Low Carb LifeStyle

Low Carb Lifestyle


I’m sure you’ve all heard of a “low carb lifestyle” somewhere along the line but what does that really mean and why isn’t it just called a “low carb diet” like a lot of the other popular diets that we’ve seen?


“Lifestyle” indicates a way of life as opposed to adherence to any particular diet with all accompanying rules, restrictions and guidelines. Now, certainly a low carb lifestyle has its’ own restrictions and rules, etc. but it’s not time limited like many diets are. And certainly many folks have adopted a low carb diet to help lose weight and then gone back to their previous lifestyles.


So, a low carb lifestyle means a real change in your lifestyle and the way you eat and approach food. It means learning on your part. And while learning anything new can seem overwhelming to start, take it slow, one step at a time. Once you begin to be more educated about the carb levels of the foods you’re eating now, you can start to strip out the high carb foods and learn to exchange them for lower carb, healthier foods.


A common mistake that I often see with diabetics looking to transition to low carb eating is that they will choose a lower carb, healthier snack but fail to consider the portion size.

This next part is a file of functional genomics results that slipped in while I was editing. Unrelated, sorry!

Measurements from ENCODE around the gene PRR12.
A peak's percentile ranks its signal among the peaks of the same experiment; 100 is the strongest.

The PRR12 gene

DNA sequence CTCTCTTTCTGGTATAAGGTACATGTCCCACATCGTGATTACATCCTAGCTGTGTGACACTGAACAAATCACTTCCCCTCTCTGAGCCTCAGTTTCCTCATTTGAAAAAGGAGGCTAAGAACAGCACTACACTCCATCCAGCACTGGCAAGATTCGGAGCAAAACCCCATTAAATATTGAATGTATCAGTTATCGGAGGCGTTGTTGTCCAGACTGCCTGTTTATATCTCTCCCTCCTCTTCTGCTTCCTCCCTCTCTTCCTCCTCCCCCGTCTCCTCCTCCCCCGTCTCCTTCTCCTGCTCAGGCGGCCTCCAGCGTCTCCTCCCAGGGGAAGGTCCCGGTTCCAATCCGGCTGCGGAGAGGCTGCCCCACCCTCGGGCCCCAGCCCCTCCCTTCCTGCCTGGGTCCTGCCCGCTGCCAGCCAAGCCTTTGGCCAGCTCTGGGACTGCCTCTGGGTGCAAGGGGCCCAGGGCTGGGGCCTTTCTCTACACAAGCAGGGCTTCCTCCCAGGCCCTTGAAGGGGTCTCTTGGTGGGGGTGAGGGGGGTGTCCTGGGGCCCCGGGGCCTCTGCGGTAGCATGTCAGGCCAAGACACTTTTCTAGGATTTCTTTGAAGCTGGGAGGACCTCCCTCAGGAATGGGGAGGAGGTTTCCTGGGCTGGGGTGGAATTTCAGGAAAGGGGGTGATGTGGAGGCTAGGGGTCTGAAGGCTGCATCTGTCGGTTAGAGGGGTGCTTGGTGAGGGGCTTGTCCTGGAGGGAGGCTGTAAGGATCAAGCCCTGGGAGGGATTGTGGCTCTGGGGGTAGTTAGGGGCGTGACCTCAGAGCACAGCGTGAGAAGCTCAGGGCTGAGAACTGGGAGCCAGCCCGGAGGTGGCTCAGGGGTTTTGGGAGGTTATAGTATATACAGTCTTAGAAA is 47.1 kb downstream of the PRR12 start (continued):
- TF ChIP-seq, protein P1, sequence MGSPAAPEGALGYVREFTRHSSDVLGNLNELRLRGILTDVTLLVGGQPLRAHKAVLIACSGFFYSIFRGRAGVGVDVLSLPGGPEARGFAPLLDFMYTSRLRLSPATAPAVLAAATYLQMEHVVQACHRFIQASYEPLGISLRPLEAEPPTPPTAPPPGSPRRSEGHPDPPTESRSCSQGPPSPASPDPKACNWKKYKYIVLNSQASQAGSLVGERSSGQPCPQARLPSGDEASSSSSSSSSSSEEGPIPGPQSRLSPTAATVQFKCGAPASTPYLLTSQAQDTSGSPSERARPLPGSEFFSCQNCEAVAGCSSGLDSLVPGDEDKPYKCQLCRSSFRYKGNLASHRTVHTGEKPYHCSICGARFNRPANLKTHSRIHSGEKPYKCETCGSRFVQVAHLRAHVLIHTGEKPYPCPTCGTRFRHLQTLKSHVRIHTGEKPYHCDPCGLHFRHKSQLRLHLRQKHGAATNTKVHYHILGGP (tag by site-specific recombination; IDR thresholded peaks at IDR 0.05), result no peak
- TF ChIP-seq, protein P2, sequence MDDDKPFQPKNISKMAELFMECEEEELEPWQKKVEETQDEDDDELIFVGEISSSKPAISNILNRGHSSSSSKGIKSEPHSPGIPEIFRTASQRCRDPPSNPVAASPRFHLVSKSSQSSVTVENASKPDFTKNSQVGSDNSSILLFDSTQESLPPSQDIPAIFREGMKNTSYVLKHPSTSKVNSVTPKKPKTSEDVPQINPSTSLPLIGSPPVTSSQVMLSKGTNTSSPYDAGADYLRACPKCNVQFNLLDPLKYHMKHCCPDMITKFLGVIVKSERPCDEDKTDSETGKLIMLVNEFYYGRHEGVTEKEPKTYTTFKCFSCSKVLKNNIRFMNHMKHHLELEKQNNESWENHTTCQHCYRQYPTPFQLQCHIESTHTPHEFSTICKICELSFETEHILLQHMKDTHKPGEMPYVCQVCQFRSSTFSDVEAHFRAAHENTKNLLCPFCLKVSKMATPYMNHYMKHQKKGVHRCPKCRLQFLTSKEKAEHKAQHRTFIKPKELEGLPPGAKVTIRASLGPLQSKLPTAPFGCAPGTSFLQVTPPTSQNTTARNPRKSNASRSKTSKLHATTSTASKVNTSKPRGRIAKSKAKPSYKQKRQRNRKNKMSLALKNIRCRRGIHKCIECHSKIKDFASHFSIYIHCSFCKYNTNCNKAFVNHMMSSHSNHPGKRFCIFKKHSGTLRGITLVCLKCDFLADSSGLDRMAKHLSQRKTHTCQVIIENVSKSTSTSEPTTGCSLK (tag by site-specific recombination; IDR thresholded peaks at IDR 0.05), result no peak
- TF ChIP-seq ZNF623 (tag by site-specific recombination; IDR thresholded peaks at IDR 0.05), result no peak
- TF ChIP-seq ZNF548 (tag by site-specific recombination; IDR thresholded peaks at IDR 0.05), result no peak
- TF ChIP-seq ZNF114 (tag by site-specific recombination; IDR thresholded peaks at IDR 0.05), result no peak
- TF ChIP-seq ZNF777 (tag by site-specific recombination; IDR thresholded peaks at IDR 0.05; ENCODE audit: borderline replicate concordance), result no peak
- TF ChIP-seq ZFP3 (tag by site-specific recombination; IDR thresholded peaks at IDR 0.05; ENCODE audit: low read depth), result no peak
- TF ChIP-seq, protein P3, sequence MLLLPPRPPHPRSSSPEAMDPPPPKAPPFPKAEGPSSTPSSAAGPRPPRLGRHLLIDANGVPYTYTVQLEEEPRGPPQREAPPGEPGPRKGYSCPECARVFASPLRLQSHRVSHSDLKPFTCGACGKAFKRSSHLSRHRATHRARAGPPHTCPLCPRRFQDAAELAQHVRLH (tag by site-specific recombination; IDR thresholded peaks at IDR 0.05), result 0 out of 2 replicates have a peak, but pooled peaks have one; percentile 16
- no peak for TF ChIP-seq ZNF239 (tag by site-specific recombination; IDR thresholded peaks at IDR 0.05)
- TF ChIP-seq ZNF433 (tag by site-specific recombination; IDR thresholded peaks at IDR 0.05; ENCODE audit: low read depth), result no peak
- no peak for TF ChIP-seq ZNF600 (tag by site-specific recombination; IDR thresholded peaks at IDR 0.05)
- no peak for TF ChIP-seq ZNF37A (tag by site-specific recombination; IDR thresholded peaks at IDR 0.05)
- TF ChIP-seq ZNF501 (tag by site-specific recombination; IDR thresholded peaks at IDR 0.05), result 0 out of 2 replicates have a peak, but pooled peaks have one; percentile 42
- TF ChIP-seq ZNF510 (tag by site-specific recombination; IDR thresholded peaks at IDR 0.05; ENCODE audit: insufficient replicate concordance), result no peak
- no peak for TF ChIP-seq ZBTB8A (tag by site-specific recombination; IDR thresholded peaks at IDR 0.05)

For example, I was looking for healthier snacks when I first started out on the low carb lifestyle. So, I choose to eat walnuts in the afternoon. Knowing they were a good source of healthy fats that would also satisfy my hunger, I ate them with abandon.

Now, net carbs on ¼ cup of walnuts is around 2 carbs. However, I’d eat at least a cup of walnuts which quadruples my carb intake to 8 carbs. While that still doesn’t seem like a lot of carbs, I’m a type 1 and I know that each carb will raise my blood sugar levels somewhere between 5 and 8 points. So, calculating that, each cup of walnuts that I eat will raise my blood sugar levels at least 40 to 64 points.


Now, that still may not seem like much except if my blood sugar level was say, 120 before I started eating the walnuts, after I ate a cup, my blood sugars would have risen to somewhere between 160 and 184! See what I mean? Needless to say, I now rarely eat more than ¼ cup of walnuts for a snack since that will keep my blood sugars only rising between 10 to 16 points instead of between 40 and 64 points. So, if my blood sugars were 120 before I ate the ¼ of walnuts, I could expect them to be roughly between 130 and 136 AFTER  I ate that snack.


While this kind of calculating might seem daunting, the most important thing to realize is that choosing a low carb lifestyle is a PROCESS; not an overnight event that’s suddenly going to completely lower your blood sugar levels. BUT, if you begin earnestly trying to pay more attention to your carb intake, you will likely see some pretty rapid decreases in your blood sugars.


You can start immediately by taking one breakfast meal at a time. Go over your net carb food lists and look for foods that appeal to you and are lower carb. How can you lower the carbs in that one meal? What food can you eat that’s lower carb than what you were previously eating? Then stick with that new, lower carb meal until you own it. Then do another meal like that. Again, one step at a time or one meal at a time is all it takes to start growing into your low carb lifestyle.

Net Carbs Food Lists